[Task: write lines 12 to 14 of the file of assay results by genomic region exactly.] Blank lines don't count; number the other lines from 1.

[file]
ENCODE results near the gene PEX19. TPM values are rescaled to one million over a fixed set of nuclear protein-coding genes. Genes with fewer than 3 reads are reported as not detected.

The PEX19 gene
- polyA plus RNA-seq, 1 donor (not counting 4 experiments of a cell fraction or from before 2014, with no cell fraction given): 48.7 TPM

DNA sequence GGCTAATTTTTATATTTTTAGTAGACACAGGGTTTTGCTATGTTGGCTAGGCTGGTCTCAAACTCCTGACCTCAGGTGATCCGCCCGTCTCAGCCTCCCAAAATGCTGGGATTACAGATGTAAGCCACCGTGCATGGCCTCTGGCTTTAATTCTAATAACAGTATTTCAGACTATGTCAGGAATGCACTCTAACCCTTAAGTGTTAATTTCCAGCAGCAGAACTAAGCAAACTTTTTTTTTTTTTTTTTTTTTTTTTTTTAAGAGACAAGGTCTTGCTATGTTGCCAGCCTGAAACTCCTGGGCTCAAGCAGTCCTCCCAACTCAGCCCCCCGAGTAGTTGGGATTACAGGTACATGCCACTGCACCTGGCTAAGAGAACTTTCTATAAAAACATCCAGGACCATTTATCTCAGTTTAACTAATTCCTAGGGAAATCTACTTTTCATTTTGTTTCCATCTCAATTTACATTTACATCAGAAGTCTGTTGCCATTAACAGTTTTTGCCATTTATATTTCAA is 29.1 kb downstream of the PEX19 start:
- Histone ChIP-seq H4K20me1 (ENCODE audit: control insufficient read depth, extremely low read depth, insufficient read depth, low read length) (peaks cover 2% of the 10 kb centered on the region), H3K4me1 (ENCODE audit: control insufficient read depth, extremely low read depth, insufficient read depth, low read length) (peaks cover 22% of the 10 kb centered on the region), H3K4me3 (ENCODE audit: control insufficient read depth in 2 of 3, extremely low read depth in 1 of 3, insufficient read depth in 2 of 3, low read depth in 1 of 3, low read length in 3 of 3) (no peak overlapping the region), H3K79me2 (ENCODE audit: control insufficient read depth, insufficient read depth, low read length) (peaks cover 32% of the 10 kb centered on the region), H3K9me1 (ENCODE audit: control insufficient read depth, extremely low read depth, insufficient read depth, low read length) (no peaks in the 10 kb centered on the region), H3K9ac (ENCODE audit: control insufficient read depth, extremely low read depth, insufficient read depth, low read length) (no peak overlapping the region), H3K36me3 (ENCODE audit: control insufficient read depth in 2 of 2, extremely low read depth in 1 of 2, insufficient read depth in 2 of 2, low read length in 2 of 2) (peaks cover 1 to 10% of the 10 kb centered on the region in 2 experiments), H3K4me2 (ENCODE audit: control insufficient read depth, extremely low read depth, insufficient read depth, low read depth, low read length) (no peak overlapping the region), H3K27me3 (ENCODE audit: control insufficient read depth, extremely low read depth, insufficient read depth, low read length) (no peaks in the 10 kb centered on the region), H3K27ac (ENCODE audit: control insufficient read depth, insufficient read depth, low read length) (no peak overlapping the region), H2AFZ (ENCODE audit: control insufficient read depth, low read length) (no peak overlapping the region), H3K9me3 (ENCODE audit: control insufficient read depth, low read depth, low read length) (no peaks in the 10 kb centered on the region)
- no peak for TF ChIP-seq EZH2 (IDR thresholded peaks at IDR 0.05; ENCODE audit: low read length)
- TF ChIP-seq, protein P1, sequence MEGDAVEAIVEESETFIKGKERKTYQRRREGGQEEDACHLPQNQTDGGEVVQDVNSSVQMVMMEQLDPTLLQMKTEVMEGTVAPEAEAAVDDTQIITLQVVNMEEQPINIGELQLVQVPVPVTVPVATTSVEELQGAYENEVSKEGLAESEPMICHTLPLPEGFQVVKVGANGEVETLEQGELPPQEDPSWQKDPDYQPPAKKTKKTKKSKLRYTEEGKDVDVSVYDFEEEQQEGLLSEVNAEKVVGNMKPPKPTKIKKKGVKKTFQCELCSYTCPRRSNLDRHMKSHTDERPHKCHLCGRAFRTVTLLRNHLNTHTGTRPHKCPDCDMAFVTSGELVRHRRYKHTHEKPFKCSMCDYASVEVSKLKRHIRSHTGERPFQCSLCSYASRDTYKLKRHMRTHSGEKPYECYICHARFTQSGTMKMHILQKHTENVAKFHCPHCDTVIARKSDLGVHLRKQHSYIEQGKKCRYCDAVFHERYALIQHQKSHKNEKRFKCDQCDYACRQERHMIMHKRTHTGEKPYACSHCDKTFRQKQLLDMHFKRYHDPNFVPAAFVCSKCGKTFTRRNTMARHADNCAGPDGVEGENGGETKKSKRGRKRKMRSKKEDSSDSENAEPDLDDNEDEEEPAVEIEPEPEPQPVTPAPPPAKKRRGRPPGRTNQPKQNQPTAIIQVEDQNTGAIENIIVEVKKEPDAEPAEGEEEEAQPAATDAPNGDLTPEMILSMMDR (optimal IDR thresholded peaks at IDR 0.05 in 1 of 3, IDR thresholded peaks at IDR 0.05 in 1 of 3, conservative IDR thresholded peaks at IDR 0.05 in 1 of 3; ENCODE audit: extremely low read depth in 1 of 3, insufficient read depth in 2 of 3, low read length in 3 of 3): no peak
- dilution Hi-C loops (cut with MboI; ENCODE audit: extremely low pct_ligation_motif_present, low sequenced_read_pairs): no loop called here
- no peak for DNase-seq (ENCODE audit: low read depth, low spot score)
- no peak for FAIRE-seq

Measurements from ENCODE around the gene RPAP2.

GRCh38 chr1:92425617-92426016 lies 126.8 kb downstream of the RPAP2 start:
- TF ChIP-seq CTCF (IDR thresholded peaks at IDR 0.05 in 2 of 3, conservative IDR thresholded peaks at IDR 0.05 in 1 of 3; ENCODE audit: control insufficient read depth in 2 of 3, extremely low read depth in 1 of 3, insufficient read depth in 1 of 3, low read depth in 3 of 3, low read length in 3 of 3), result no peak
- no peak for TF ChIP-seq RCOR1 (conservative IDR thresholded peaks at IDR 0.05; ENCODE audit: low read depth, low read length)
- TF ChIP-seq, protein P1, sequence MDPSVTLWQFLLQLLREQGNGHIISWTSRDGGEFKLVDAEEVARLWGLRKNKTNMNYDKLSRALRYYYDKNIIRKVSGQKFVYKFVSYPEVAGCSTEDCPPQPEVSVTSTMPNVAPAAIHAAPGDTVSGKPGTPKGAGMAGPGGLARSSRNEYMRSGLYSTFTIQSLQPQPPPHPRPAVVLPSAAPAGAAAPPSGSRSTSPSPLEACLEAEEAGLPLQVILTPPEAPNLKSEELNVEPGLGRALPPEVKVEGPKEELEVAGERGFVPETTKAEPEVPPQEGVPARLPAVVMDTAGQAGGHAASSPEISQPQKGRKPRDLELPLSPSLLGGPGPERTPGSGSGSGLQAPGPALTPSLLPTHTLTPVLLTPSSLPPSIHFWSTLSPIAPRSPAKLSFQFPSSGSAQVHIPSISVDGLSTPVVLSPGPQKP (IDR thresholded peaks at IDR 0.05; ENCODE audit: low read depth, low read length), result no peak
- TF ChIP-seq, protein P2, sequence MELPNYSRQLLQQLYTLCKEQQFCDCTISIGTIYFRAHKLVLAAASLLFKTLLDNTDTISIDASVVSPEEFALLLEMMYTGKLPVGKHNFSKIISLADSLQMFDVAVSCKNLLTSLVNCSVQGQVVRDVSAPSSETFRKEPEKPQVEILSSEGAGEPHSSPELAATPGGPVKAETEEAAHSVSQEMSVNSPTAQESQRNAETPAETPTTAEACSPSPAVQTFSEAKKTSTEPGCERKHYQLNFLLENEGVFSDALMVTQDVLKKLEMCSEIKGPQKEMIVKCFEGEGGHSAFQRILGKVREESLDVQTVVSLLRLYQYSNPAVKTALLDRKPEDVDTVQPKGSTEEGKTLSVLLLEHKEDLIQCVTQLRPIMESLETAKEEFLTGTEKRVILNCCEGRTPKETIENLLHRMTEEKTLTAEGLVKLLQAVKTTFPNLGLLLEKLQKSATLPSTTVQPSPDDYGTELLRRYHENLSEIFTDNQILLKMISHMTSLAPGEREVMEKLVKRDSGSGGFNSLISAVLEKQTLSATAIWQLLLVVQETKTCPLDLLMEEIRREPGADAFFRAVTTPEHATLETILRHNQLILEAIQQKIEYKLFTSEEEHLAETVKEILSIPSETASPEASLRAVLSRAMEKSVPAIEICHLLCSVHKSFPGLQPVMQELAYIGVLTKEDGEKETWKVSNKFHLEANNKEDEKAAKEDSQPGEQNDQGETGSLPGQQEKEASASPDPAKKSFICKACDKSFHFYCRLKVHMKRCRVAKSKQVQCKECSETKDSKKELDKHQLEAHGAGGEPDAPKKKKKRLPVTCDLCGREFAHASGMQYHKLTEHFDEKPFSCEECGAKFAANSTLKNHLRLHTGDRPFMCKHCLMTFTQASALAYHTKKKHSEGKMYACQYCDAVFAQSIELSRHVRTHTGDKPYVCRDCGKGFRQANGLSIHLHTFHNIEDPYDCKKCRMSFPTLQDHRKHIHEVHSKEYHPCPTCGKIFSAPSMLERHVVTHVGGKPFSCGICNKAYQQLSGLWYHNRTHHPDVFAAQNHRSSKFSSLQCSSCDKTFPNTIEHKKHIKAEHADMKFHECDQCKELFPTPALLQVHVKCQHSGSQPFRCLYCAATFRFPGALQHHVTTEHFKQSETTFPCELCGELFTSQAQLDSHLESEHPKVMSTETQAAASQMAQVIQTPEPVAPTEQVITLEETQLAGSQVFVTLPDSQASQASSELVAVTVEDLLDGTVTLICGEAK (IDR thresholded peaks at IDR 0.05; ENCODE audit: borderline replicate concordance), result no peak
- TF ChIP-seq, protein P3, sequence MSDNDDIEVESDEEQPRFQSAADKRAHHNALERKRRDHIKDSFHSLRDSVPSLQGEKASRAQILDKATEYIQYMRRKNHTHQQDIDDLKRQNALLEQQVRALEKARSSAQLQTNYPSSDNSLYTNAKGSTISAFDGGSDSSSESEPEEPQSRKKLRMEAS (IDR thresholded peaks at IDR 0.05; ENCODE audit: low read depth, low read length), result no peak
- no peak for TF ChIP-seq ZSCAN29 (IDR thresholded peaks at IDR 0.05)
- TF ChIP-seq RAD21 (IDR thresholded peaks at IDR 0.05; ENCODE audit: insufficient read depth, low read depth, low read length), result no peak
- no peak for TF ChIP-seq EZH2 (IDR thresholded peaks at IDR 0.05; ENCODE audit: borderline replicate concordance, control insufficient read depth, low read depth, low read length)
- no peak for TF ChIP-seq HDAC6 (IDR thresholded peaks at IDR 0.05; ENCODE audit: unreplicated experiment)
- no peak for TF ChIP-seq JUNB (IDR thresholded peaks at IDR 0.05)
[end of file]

GRCh38 chr1:92425617-92426016 lies 126.8 kb downstream of the RPAP2 start:
- TF ChIP-seq CTCF (IDR thresholded peaks at IDR 0.05 in 2 of 3, conservative IDR thresholded peaks at IDR 0.05 in 1 of 3; ENCODE audit: control insufficient read depth in 2 of 3, extremely low read depth in 1 of 3, insufficient read depth in 1 of 3, low read depth in 3 of 3, low read length in 3 of 3), result no peak
- no peak for TF ChIP-seq RCOR1 (conservative IDR thresholded peaks at IDR 0.05; ENCODE audit: low read depth, low read length)